Skip navigation
× You have 2 more free articles available this month. Subscribe today.

Exonerated Colorado Prisoner Receives $1.2 Million under New Compensation Law

Exonerated Colorado Prisoner Receives $1.2 Million under New Compensation Law

by Joe Watson

A man who spent over 17 years in prison for a murder he didn’t commit became the first Colorado prisoner to receive damages from the state under a new compensation law.

In September 2013, almost a year-and-a-half after his release from prison, Robert “Rider” Dewey, 52, collected the first $100,000 annual installment of $1.2 million he received from Colorado officials for his wrongful conviction.

“It hasn’t brought me peace of mind. It hasn’t brought me closure,” he said. “It hasn’t made me forget what I went through. Nothing’s going to make that go away.”

Dewey was convicted and sentenced to life in prison for the 1994 rape and murder of 19-year-old Jacie Taylor in the town of Palisade, Colorado.

After initially refusing to cooperate with the police, Dewey reportedly told detectives he knew Taylor and had been to her apartment, though he always maintained his innocence. Police recovered a bloody shirt in Dewey’s apartment and built their case against him around it, resulting in his conviction.

New DNA technology, however, not only resulted in Dewey being released in April 2012 but also implicated another suspect, Douglas Thames, Jr., who was subsequently charged with Taylor’s murder. Thames was already in prison serving a life sentence for raping and murdering another woman. Mesa County Assistant District Attorney Rich Tuttle had joined in a motion to vacate Dewey’s conviction after investigating the case.

“Yeah, I’m pissed off. But what good is that going to do?” Dewey said at a Colorado legislative hearing in support of the Compensation for Persons Wrongly Convicted bill. While in prison, Dewey’s son died in a car accident and he missed the births of seven grandchildren.

Once the bill passed and was signed by Governor John Hickenlooper, Colorado joined around 30 other states and the federal government in having a compensation law for the wrongfully convicted.

“We wanted to right the worst kind of wrong the government can inflict on someone,” remarked state Rep. Dan Pabon, a sponsor of the bill.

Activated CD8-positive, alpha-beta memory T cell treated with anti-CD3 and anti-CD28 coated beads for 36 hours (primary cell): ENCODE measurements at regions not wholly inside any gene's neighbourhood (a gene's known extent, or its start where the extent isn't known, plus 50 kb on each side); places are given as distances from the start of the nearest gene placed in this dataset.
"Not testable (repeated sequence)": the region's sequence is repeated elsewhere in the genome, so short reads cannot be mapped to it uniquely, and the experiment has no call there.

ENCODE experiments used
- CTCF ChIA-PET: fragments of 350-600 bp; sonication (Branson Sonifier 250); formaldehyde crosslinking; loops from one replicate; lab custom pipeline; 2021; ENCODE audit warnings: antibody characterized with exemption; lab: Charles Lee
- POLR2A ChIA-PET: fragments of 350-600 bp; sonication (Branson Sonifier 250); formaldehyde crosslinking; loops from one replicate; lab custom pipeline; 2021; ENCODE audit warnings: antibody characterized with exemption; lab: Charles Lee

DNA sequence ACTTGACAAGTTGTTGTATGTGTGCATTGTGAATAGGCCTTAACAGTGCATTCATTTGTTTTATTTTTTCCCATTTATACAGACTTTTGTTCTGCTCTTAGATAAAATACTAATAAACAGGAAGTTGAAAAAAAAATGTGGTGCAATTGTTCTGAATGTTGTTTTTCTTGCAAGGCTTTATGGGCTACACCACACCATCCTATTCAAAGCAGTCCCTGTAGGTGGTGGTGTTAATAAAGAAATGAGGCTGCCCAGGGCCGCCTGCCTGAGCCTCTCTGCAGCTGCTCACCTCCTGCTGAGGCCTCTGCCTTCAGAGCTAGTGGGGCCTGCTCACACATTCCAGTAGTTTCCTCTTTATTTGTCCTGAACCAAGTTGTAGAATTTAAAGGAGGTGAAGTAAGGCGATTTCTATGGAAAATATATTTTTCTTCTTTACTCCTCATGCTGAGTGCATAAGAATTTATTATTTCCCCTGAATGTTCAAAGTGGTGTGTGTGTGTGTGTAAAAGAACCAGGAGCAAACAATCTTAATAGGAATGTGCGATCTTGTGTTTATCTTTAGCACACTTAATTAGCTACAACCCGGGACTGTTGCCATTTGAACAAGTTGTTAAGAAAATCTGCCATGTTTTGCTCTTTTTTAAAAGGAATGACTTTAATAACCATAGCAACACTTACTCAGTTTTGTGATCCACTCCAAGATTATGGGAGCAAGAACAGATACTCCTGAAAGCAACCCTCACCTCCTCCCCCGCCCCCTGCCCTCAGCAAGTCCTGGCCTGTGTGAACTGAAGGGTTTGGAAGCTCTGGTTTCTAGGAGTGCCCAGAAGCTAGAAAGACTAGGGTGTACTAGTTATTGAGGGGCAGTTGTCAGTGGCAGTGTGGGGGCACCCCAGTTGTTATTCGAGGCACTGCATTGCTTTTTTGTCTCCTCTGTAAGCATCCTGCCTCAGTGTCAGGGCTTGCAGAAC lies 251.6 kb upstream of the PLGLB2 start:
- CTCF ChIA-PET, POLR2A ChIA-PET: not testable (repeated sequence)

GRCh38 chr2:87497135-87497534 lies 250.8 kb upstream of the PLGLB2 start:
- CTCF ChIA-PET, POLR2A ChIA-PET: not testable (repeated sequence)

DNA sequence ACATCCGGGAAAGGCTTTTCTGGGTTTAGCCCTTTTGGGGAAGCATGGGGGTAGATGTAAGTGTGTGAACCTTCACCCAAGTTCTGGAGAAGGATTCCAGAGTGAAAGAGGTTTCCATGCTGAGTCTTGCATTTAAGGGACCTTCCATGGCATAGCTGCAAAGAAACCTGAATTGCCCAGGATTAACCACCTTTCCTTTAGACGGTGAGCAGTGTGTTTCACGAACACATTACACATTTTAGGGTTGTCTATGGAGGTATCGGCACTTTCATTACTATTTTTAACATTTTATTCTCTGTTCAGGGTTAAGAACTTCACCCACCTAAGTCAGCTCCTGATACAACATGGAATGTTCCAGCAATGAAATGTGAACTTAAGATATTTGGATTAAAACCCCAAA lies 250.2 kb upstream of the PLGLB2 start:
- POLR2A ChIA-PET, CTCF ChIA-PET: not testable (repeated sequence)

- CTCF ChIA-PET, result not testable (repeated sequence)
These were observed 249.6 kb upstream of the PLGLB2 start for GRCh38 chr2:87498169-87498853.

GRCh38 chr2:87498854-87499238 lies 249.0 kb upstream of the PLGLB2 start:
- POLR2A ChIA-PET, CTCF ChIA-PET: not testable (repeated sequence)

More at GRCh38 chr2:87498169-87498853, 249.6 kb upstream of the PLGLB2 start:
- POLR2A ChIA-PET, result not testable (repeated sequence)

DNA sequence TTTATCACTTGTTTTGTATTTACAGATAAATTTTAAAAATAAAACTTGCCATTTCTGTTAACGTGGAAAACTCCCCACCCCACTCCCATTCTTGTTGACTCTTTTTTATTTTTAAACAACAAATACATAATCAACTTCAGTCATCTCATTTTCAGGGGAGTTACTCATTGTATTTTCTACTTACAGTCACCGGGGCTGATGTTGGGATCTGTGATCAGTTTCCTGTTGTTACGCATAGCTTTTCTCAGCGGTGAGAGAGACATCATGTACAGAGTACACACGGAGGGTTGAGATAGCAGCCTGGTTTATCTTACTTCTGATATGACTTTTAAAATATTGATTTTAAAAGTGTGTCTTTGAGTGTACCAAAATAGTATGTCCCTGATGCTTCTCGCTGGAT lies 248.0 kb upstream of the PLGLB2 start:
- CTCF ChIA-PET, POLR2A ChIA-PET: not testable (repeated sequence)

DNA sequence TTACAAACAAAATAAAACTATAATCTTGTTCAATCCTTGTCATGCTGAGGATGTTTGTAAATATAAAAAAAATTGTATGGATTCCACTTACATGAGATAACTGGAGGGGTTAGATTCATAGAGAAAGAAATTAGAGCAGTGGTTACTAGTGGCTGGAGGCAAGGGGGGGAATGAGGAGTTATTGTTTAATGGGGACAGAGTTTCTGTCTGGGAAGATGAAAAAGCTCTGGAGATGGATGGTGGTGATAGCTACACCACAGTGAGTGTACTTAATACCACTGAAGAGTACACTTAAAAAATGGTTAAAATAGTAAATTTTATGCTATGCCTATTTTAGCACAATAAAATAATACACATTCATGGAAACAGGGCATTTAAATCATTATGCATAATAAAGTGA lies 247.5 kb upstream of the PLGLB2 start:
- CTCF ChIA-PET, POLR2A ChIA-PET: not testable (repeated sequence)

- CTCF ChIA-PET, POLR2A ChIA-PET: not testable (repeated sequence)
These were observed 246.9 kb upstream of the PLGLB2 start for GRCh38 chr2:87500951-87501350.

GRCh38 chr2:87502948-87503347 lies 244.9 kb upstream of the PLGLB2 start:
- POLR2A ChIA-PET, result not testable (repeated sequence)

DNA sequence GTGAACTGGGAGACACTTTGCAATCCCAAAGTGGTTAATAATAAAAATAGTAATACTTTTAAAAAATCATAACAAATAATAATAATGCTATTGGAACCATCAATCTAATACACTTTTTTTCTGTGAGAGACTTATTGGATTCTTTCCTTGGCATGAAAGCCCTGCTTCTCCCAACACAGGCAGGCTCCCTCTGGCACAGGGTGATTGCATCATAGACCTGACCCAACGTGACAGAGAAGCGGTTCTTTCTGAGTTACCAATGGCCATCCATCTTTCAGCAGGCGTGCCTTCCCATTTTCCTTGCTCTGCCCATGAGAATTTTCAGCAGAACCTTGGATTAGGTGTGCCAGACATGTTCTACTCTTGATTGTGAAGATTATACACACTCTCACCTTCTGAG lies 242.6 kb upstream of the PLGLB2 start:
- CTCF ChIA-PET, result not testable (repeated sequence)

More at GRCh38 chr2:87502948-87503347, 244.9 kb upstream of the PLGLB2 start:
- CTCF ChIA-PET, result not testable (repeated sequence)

Pabon said a compensation amount of about $70,000 for every year an exonerated prisoner spent in prison was agreed upon by lawmakers after considering many factors, including health insurance costs and how much the average person earns annually.

“It’s quite an accomplishment getting the bill passed, not only for me and my family, but for guys coming up behind me,” Dewey stated.

Since collecting his first payment, Dewey has purchased health insurance, a used truck and a motorcycle, paid debts, given money to his parents and grandchildren, and budgeted a year’s worth of rent for an apartment that he shares with his ex-girlfriend.

Before the compensation law was passed he was living off monthly payments of $600 from Social Security and $87 in food assistance. Because his life sentence had barred him from vocational training in prison, he had no job skills when released. While incarcerated, he had rods inserted into his spine after suffering a back injury.

Stephen Saloom, policy director of the New York-based Innocence Project, which helped exonerate Dewey, said compensation laws help the wrongly convicted recover the lives they left behind.

“They literally have nothing,” Saloom noted. “Typically they don’t have a home, a car, access to medical care, or education. Often, they don’t even know where they’re going to sleep that night.”

Colorado’s Justice Review Project, which examined hundreds of criminal cases under a $2.6 million grant from the National Institute of Justice, had recommended DNA testing in Dewey’s case, which contributed to his exoneration. The project was suspended in May 2014 after funding ran out; no recommendations were made to reexamine evidence in any other case.


Sources: Associated Press,, Denver Post, The National Registry of Exonerations,


As a digital subscriber to Prison Legal News, you can access full text and downloads for this and other premium content.

Subscribe today

Already a subscriber? Login